- The Washington Times - Wednesday, June 15, 2011


I reluctantly disagree with a contention made in “Judges seem receptive to health care challenge” (Page 1, June 9) about the Obamacare lawsuit pending before the 11th U.S. Circuit Court of Appeals.

Writer Stephen Dinan optimistically observes that in light of the recent hearing before a three-judge panel of the court, the judges “seemed wary of approving a major expansion of government coercion over the economic activity of millions of Americans.” Unfortunately, Judge Frank Hull, one of the two Clinton appointees on the panel, seems to have bought into the government’s argument that “refusing to buy insurance was still an economic decision” and hence a matter properly subject to regulation under the commerce clause of the Constitution. The other Clinton appointee, Judge Stanley Marcus, ludicrously wondered “whether the courts should second-guess Congress‘ decisions,” as if to suggest that it would be inappropriate for courts to rule on the constitutionality of laws passed by Congress. If these remarks are signs that the two Clinton appointees agree with the government, the case would result in two-to-one decision upholding the constitutionality of the Obamacare law, leaving Judge Joel Dubina, a George H.W. Bush appointee, to cast a dissenting vote.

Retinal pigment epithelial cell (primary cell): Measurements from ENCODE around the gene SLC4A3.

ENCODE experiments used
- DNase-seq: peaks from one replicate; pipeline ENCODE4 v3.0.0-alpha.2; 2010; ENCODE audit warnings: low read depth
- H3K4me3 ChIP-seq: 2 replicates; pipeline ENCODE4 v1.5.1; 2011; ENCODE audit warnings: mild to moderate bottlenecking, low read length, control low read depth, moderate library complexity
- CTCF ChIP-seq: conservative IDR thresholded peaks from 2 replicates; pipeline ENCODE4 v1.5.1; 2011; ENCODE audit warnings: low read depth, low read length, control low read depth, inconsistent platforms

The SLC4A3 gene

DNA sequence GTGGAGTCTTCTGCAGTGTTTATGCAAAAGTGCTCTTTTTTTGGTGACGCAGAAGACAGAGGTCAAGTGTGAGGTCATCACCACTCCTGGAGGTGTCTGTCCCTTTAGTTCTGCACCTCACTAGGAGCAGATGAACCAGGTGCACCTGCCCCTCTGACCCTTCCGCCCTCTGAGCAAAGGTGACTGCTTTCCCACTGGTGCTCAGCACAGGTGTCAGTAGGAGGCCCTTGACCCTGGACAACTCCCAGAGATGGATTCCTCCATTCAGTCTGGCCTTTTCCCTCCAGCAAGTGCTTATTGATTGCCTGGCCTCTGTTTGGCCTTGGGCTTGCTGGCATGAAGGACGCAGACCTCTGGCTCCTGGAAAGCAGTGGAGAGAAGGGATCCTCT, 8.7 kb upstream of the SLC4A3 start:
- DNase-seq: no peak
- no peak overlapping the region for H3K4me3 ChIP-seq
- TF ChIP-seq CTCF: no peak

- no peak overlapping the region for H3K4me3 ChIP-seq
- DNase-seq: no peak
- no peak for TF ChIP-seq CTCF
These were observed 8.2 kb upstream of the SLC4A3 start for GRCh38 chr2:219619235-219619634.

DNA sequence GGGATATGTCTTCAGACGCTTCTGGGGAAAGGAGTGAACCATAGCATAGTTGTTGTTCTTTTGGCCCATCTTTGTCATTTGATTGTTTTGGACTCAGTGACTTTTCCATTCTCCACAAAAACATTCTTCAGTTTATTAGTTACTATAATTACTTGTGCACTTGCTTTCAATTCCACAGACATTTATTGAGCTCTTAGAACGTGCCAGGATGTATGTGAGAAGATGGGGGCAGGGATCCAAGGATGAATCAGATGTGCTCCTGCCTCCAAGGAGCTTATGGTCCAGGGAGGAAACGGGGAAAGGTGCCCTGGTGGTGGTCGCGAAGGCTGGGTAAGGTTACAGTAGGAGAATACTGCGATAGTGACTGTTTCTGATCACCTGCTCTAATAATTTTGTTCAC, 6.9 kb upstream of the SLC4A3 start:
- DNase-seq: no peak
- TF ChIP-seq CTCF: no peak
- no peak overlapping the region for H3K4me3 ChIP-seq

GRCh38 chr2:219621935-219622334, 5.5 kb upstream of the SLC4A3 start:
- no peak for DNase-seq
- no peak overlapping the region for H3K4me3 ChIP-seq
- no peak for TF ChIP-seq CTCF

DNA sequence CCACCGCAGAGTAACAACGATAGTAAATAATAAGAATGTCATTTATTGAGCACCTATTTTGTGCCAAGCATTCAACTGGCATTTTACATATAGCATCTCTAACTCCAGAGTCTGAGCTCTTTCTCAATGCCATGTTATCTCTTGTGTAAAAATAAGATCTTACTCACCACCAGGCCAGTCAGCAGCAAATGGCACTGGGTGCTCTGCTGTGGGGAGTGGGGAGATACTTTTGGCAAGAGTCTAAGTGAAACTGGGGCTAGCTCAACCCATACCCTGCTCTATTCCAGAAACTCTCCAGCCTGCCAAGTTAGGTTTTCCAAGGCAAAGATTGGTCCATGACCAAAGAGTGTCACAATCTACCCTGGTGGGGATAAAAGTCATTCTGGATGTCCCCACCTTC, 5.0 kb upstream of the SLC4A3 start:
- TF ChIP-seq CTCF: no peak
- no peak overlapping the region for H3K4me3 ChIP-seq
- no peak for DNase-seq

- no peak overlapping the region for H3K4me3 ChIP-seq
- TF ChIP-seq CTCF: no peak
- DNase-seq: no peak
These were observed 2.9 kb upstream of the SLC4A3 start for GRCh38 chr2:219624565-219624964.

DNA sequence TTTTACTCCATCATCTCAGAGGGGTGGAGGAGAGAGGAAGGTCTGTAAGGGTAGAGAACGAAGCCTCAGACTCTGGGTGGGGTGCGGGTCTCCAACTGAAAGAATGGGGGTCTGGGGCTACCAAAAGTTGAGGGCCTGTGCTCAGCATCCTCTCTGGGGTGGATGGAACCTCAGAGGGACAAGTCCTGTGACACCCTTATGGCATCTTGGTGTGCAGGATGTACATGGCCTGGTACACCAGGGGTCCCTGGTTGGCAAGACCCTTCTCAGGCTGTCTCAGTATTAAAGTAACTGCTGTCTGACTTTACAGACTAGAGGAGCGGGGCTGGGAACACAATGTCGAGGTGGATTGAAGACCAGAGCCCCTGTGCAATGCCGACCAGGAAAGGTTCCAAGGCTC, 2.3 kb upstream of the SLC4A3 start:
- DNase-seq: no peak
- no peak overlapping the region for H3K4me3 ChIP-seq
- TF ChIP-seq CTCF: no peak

Judge Dubina was right to raise the question “[i]f we uphold the individual mandate in this case, are there any limits on Congress‘ power left?” The answer, simply stated, is that there would be no limit - a scary thought, to say the least. Think of it: Congress would be free to mandate the purchase of anything under the sun, such as a pamphlet containing the works of Karl Marx, a windmill for every backyard and solar panels for every house roof.

Moreover, a decision not to buy health care insurance is a mental act, not a physical one. Does this mean Congress would have the power to regulate mental activity if the constitutionality of the Obamacare law is upheld? If so, our liberty is doomed.

In the end, as Virginia Attorney General Kenneth Cuccinelli aptly noted, the Obamacare litigation is about liberty, not just health care.





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